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Thursday, 25 August 2011
Page: 9494

Mr BYRNE (Holt) (09:57): I rise today to pay tribute and acknowledge my friend and proud Vietnam veteran, Denny van Maanenberg. One of the Vietnam veterans who had previously been involved in the Cranbourne RSL in my electorate of Holt, he is also a member of the Vietnam Veterans Motor Cycle Club, Gippsland Chapter.

Vietnam Veterans Remembrance Day took place last week and therefore, my knowing Denny, it was a good time for me to talk about him, to share some of his story and give an account of his life as a Vietnam veteran: one story, one thread, one account of a life’s journey from one of the almost 60,000 people who served our country in Vietnam.

But something really troubles me in hearing the stories from our returning Vietnam veterans—the recurring stories. That is their treatment from some elements of the Australian community upon their return after service, treatment which profoundly wounded them, scarred them and affected their return back to their loves ones and their community.

Denny was a private who served 22 years in the armed forces—10 years in the Regular Army and 12 in the Army Reserves. He ended his services as a temporary captain. Denny’s apprehension about his return to Australia commenced just prior to his return from Vietnam in April 1970. Denny recalled being in a war zone in a foreign land and expecting Australians to be supportive of our troops and his brothers-in-arms, as he would say, who were serving alongside him. Understandably, he says it cut a lot of blokes fairly deeply hearing the news of protests and demonstrations, particularly those that disrupted their supplies and mail from loved ones at home.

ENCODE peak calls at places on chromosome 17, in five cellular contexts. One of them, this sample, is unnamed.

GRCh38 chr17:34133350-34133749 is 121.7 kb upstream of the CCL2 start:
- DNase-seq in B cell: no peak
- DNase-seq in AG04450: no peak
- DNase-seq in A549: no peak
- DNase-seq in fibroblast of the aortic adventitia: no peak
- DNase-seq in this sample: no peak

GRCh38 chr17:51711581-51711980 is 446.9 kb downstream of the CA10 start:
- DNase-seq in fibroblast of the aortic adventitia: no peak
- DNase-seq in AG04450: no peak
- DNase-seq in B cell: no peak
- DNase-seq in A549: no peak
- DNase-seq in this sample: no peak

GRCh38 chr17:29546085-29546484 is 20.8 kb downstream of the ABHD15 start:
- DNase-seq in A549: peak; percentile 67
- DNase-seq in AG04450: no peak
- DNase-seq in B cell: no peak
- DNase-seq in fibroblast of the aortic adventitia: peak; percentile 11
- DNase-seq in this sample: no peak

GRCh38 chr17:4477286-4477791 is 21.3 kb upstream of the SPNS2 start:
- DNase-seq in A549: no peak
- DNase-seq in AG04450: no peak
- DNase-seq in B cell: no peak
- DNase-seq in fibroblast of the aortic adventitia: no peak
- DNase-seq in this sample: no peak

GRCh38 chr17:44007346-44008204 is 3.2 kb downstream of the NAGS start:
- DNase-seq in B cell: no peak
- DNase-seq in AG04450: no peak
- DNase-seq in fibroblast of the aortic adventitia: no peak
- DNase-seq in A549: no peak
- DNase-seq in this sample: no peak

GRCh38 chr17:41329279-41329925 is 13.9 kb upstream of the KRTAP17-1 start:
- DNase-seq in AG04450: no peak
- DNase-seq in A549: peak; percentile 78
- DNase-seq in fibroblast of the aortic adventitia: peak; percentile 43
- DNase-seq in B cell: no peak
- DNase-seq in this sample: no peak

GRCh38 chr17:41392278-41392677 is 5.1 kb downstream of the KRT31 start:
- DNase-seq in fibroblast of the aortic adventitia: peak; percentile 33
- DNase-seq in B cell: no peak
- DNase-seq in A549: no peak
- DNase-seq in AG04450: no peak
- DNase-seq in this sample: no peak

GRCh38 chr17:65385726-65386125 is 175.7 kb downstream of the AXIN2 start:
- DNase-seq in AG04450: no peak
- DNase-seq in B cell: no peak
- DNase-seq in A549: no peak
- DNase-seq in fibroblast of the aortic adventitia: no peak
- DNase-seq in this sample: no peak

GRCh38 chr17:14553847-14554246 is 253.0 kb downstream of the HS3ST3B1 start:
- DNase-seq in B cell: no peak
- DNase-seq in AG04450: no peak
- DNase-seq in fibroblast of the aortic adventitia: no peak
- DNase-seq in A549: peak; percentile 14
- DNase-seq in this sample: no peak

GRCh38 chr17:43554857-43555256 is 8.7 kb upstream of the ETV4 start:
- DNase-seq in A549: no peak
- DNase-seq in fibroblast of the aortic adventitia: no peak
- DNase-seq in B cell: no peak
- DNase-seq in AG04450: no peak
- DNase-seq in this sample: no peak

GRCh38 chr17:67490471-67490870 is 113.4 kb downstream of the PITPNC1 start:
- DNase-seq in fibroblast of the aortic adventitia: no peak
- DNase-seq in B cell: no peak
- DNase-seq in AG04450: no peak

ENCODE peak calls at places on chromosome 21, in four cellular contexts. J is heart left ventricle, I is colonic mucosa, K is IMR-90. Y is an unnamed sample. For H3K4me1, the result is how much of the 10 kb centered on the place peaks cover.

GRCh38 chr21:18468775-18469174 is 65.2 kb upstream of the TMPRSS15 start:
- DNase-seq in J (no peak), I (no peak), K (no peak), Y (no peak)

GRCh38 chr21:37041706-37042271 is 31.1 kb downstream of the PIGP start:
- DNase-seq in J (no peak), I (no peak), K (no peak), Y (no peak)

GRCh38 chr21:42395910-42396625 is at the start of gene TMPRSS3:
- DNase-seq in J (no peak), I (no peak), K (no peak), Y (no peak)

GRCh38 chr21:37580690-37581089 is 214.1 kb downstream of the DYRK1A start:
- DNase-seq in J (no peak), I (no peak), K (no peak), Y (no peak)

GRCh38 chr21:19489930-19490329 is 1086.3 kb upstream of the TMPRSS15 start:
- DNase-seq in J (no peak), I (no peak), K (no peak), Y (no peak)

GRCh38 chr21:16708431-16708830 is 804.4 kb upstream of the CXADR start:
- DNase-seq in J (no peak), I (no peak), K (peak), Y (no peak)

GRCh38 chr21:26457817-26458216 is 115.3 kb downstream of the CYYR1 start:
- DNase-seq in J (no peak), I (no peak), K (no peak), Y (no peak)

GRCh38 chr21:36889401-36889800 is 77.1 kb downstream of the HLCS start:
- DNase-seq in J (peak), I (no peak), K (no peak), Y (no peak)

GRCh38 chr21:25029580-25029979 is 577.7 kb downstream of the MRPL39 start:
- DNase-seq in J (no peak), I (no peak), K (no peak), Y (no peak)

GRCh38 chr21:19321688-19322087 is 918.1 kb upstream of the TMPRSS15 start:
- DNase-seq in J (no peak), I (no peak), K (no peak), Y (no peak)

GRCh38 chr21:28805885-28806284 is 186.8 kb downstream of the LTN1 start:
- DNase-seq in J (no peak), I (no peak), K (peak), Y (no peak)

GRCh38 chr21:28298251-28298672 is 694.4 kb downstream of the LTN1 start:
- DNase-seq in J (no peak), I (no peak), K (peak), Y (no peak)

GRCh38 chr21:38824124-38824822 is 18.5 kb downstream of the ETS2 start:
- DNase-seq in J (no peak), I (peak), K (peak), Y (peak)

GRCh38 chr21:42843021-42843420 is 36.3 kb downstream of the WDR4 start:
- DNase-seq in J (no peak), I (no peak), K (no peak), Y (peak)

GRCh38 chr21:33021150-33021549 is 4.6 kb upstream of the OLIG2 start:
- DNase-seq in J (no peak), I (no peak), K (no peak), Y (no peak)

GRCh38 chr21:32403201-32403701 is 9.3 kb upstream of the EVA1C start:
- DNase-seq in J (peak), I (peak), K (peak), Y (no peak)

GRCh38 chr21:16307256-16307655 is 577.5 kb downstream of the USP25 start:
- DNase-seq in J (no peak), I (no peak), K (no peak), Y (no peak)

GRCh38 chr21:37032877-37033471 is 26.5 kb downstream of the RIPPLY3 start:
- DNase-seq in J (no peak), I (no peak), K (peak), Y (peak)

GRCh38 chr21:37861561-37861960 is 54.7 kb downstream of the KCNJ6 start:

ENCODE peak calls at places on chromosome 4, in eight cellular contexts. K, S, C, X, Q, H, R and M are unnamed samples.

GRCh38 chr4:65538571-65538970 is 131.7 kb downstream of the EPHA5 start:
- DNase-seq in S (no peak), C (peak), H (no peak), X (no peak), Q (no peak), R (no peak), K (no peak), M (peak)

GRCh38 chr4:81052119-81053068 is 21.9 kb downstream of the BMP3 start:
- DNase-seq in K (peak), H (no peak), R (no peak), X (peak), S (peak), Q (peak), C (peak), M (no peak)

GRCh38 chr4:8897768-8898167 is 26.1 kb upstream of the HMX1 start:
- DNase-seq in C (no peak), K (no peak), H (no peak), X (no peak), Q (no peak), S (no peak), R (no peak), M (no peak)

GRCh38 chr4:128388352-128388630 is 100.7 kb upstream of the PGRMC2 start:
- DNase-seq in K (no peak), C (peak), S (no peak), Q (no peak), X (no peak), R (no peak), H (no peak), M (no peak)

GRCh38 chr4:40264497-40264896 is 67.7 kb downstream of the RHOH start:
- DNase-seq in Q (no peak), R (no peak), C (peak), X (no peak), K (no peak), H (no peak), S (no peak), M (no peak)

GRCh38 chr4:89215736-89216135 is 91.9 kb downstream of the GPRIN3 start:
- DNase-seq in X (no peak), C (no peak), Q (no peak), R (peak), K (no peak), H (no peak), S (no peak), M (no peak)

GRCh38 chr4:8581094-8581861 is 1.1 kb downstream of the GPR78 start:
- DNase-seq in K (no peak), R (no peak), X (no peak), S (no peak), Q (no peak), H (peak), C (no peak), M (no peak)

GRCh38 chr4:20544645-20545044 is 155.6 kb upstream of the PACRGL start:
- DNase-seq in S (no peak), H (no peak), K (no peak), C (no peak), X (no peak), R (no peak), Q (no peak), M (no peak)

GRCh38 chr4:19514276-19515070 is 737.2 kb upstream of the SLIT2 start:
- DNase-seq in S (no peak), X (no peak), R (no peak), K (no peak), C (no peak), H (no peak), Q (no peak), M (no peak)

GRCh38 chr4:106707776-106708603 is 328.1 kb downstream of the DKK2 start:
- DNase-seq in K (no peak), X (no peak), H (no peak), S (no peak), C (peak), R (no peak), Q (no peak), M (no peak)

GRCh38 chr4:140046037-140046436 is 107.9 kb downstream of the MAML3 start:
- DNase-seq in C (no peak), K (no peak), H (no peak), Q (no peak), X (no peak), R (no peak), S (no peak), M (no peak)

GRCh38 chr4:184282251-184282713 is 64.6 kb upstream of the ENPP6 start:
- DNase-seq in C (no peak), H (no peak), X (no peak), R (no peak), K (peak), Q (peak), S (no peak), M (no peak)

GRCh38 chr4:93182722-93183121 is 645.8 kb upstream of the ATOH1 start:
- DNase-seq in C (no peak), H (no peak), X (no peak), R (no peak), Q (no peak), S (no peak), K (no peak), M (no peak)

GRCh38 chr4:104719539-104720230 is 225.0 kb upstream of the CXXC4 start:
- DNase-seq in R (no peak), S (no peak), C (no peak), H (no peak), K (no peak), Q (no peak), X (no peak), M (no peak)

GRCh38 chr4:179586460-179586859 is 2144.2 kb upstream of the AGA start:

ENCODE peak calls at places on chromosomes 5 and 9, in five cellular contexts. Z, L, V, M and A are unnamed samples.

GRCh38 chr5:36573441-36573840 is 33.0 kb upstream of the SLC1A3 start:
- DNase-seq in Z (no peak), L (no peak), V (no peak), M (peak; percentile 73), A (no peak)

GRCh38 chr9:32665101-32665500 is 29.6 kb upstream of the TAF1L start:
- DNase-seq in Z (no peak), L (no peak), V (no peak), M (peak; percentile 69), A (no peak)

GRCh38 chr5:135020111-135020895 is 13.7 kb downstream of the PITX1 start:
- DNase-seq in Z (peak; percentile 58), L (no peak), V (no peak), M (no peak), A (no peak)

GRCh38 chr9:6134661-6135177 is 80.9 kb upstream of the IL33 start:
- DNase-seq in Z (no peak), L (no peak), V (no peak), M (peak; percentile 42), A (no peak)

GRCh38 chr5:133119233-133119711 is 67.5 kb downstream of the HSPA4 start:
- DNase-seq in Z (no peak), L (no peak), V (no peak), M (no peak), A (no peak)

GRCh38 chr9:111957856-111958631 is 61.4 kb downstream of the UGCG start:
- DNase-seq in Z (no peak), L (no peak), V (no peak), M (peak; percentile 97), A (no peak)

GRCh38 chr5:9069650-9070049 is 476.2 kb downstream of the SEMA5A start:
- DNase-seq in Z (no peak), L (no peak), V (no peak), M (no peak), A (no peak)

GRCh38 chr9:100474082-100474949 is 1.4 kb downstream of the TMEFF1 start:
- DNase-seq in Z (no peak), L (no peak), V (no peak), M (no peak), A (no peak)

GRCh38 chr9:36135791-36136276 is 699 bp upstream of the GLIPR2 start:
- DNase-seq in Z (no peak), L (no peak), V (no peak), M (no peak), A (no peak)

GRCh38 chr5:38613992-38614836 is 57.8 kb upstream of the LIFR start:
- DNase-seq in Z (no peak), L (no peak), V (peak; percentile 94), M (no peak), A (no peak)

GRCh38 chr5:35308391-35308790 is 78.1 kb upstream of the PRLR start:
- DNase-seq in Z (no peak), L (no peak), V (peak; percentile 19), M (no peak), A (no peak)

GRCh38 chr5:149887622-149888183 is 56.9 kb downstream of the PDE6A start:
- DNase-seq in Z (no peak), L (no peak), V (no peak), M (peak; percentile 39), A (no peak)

Upon returning from 12 months service at age 21—in other words, a full tour of duty in Vietnam—Denny, like many other returning soldiers, was flown back on a midnight flight to Sydney to avoid confrontation from an expected crowd of protestors at the airport. When the returning soldiers were directed through Customs he saw that his family had flown up to greet him, including his father who was a World War II veteran and his brother who was in the Navy. However, this joyous homecoming and the presence of his family was short-lived as it was not long before rotten tomatoes and cabbages were thrown his way from a dozen or so demonstrators who also carried placards. Some homecoming! This shameful, this disgusting treatment of those who were laying their lives on the line for our country cut very deeply for Denny and many other veterans. They still recall this disgraceful treatment to this day.

From 1970 until the late 1980s they felt that their contribution to this country’s military history had not been recognised. Of course now they believe that it has been recognised. But can I say this as someone who knows Denny and his enormous contribution to our community, particularly post his service in his role with the Casey Regional Welfare Association: on behalf of our community I apologise for those people who interfered with your recovery and did not adequately represent the true feelings of our country. I hope this goes some way in helping to heal the wounds that you have experienced in service and laying your life on the line for our country. (Time expired)

The DEPUTY SPEAKER ( Hon. Peter Slipper ): Order! In accordance with standing order 193 the time for constituency statements has concluded.